By NCL Health Policy intern Talia Zitner
Every morning, I wake up with a new decision to make. Am I going back to campus? Or am I spending the Fall semester taking online classes from the comfort of my childhood bedroom? I’m a rising sophomore at Wesleyan University, and to add insult to injury, I’m also an incoming transfer student. My internal debate about going back to school is near-constant, and despite weighing the pros and cons of each, I still can’t seem to come to a comfortable conclusion.
Around the country, colleges and students are faced with this same, nearly impossible challenge. If schools can’t or won’t open in the fall, they risk closing forever without tuition money. If they do allow students to come back to campus, and an outbreak occurs, they put students, professors, faculty, staff, their families, and the greater community at risk. Students rely on colleges to be their home away from home, a place where they can work and learn in a structured, safe, and healthy environment, not to mention the social benefits.
Consequently, coming back to campus poses a serious financial and ethical question. Like anything else, college and higher education is a business. Consumers want to get the most for their money, and the colleges and universities need consumers to engage to have a sustainable business model. The pandemic has shifted the conversation in many areas of life, higher education included.
This issue is especially complicated because it can be broken down from multiple perspectives. For example, an economic point of view argues that colleges are only re-opening because they need the money. Like many other businesses, they stay open because they have no other choice. Without the money generated through tuition and other forms of revenue like donation and state funding, it would take years for schools to recover from the impact of COVID. But college is a substantial investment for families. Why should consumers be expected to pay full (or reduced) tuition for an experience that is more like a monastery than college? Will the investment really be worth it if schools are simply shut down again because of an outbreak at a campus party?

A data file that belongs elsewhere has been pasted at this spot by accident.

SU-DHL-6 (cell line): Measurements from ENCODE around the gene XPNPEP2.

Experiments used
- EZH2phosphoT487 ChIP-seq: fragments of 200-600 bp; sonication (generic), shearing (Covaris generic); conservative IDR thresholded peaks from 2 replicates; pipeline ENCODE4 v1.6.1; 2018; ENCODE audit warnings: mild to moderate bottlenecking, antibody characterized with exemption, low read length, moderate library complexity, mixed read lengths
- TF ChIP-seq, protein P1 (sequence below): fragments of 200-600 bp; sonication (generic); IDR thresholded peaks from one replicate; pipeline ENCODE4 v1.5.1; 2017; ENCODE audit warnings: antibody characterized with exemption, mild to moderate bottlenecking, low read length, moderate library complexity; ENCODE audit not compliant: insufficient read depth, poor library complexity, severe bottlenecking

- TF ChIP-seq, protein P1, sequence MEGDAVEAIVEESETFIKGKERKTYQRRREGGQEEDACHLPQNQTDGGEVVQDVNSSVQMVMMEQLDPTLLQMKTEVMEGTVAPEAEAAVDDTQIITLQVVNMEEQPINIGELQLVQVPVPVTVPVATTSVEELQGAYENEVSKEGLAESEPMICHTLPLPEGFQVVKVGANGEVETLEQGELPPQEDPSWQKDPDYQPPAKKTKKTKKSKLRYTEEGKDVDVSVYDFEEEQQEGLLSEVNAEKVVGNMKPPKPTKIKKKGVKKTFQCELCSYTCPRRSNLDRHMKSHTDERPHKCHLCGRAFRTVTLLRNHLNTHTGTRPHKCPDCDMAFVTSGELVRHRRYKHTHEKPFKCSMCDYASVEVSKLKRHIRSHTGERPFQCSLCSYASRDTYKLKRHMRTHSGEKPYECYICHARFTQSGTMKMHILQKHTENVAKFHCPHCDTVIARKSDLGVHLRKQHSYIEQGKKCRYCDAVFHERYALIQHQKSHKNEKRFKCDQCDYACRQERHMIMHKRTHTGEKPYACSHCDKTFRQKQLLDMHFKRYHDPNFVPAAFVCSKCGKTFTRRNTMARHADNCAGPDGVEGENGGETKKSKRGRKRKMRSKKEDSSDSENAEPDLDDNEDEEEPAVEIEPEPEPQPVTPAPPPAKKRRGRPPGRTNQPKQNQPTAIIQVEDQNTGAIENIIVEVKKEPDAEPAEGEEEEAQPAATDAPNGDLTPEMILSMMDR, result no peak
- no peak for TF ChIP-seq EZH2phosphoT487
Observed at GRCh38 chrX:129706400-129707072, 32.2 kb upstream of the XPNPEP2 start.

On the other hand, if students aren’t in school come fall semester, what else would they be doing? Most students are hard-pressed to find a job or internship that’s worth taking a semester off for in this environment. And time off may push back a student’s graduation time, putting them behind the rest of their peers. For very legitimate reasons, students want to come to campus and keep their college experience intact.
This seems to be where my own expectations fall. I have no idea if the situation will improve between now and the spring semester. To me, the only course of action is to enjoy the experience that I will have, even if it means wearing a mask.
Talia is a Washington, DC native and a rising sophomore at Wesleyan University, where she is studying English. Beyond health policy, Talia’s interests are in journalism, law, and social justice.